Stock companies would be booked to play a "season" of three to six weeks at the Grove and would present two or three changes of bills each week. These companies would have a leading man, a leading lady, an engine, a comic, of course a villain, and usually a line of six chorines. Some of Hollywood's star performers came from such traveling groups. Raymond Hatton and Winnie Lightner were two among many who worked for my dad in the old days at the Elysian Grove.

The only time the Grove could compete successfully with the Opera House, which was located in the downtown area, was in the summer when the heat made the indoor theatres unbearable. Unfortunately, the summertime is when Tucson gets most of its rain in the form of semi-tropical storms that strike during the late afternoon or early evening hours. Many a night the Grove was "dark" because it had been rained out, and, of course, that meant no box office income. My dad fought the battle for about twelve years, unsuccessfully most of the time, but he could skim by with the aid of the income from the beer garden and skating rink.

On December 31, 1912, Arizona became a "dry" state as a result of an election at which the church groups and other organizations such as the W.C.T.U. outvoted those who favored continued use of hard liquor. I well remember New Year's Day 1913 when my dad brought home quite a bit of money, most of it in gold pieces, that he had received as a result of selling out all his stock of booze to thirsty customers who were planning ahead for their future needs. He stacked the money in small groups of six or seven gold coins atop window frames and door frames, to be used later to buy beans for his family.

By the end of the 1914 season he and his partner realized they were fighting a hopeless battle and decided to accept an offer from a subdivider for part of the property, and from the city school system for a large lot where the Carrillo School was built.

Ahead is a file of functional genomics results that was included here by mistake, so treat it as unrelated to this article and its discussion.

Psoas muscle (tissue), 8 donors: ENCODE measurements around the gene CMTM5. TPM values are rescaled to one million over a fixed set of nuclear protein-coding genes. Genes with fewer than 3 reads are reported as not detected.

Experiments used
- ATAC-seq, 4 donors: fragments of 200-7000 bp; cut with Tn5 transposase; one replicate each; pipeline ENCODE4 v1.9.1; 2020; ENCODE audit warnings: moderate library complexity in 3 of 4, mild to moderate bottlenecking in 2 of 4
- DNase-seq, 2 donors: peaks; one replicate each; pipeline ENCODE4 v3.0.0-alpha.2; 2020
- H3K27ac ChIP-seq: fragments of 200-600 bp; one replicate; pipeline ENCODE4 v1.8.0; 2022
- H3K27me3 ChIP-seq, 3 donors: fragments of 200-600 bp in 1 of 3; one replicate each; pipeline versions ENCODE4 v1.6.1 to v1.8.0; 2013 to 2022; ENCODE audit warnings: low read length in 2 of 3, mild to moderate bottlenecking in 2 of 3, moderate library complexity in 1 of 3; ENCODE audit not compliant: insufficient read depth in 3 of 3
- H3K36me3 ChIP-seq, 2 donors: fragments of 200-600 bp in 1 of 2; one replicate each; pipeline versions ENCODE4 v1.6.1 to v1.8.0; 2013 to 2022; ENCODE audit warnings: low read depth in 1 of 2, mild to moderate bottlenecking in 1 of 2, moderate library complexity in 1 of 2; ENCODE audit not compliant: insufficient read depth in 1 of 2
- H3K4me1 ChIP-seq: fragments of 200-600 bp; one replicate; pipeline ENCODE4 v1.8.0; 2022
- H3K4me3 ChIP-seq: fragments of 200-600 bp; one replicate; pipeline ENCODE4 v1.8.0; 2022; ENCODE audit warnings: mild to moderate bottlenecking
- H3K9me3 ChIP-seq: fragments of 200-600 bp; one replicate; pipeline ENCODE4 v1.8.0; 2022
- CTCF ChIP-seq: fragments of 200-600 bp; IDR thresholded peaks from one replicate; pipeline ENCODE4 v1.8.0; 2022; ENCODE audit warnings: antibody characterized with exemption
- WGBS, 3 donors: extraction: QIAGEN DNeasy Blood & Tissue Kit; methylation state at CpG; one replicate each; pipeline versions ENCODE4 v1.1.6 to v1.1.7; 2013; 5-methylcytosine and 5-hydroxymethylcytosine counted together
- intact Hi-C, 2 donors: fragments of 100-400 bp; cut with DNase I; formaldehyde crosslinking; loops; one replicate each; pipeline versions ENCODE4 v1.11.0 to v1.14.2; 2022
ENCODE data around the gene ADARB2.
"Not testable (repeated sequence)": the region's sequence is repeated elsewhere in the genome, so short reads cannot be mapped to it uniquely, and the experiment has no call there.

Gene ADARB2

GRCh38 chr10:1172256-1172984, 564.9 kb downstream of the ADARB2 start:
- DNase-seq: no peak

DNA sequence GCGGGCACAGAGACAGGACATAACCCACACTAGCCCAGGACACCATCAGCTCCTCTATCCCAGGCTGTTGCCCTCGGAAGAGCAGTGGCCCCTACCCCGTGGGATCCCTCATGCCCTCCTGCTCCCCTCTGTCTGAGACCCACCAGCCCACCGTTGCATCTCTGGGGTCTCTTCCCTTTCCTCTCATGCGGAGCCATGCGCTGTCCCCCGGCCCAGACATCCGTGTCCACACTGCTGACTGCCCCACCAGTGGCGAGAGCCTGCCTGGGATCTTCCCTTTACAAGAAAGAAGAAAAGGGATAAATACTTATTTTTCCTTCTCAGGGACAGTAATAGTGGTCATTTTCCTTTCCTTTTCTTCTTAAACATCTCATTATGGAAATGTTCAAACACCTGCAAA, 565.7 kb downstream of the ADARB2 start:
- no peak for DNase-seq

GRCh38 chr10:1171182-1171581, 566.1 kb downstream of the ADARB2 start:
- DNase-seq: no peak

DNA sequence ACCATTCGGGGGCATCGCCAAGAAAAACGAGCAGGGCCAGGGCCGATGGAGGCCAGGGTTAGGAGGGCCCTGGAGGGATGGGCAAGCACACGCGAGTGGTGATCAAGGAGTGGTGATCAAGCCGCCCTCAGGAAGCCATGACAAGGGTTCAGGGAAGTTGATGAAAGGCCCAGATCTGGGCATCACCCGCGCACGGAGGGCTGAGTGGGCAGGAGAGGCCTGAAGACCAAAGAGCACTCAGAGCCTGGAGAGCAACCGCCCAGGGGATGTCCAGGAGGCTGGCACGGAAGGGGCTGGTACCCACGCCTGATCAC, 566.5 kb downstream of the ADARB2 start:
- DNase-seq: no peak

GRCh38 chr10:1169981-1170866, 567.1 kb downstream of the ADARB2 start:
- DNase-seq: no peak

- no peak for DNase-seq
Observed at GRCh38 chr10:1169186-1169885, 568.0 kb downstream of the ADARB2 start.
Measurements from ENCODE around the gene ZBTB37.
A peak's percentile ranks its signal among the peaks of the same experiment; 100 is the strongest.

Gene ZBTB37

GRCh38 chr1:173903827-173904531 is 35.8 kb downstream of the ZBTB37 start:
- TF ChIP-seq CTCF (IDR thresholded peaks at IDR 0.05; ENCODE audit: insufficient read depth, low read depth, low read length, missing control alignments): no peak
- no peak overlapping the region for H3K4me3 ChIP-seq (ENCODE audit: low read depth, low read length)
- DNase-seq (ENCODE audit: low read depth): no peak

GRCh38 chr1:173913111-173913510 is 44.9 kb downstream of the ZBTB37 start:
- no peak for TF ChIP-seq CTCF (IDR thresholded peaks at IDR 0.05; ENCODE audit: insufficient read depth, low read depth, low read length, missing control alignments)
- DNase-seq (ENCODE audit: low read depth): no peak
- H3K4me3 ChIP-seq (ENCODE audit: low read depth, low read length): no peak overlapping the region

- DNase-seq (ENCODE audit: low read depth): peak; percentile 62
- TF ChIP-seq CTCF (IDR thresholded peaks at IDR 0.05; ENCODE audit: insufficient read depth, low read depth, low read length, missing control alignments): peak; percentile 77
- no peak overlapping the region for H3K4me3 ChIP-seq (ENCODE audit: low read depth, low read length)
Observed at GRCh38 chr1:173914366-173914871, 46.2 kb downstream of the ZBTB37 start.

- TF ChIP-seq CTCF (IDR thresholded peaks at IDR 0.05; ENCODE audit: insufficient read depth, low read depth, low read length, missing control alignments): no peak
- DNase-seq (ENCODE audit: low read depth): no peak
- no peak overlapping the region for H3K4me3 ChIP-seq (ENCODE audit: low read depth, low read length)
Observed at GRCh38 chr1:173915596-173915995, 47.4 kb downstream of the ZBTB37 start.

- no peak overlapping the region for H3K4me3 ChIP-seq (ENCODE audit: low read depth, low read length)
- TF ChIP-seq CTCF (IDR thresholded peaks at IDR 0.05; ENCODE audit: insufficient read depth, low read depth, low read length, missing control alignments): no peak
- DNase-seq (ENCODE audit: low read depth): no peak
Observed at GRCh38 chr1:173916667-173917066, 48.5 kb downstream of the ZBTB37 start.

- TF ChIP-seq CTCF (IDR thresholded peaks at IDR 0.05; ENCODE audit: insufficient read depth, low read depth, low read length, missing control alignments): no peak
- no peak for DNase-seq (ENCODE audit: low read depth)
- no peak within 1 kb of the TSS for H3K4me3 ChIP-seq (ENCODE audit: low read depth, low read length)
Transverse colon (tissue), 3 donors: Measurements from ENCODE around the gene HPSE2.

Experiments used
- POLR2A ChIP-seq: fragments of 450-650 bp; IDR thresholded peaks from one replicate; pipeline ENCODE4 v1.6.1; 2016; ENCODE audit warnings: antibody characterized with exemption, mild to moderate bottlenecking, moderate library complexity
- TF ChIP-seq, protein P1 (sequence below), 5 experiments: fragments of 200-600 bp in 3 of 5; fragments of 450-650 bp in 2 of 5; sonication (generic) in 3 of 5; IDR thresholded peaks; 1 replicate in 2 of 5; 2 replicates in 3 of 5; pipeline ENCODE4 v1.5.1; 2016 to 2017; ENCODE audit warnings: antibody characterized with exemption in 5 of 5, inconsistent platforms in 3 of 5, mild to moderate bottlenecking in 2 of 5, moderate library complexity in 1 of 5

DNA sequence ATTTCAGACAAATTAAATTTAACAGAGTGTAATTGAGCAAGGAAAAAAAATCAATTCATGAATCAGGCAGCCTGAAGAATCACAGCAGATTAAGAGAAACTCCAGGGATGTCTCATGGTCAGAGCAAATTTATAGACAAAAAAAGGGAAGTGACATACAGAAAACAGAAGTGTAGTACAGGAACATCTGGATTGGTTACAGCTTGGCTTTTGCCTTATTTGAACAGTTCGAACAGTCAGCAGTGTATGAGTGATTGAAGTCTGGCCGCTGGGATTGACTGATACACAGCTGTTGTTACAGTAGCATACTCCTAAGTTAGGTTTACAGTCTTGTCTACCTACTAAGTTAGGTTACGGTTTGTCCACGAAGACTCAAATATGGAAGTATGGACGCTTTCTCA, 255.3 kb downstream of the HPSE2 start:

The Elysian Grove passed from the scene as a part of Tucson's entertainment bill of fare. However, my dad's career in the theatre business did not come to an end. He found another partner with a few bucks, Ben Goldsmith, who was born in Germany, brought to Mexico as a young man and who had drifted north to Tucson. Ben had never been in the show business but, with his dough, he made an ideal partner. He was a sweet guy who had a lot of confidence in Manny Drachman, and together they made a good duo.

They built the Broadway Theatre at the southwest corner of Stone Avenue and Broadway. It had a corrugated tin roof, a cheap pine floor that sloped properly towards the screen, but no orchestra pit. The side walls were constructed so that the upper four or five feet could be raised on hinges at night to let the cool air flow through the building. Sixteen-inch oscillating fans were located on posts along the side of the auditorium to keep the air moving.

But the tin roof would get so darned hot during the day (there was no ceiling or insulation) that it took most of evening for the place to cool off. My dad had a happy thought and ran a water pipe with sprinklers along the ridge of the roof. He would turn the sprinklers on as the sun went down. The temperature inside the building dropped considerably. Furthermore, as the water dripped off the eaves, it would somewhat cool the air as it drifted through the theatre. It still wasn't very comfortable inside the Broadway Theatre during the midsummer nights, but if the attraction was good enough people bought tickets and that was the important thing.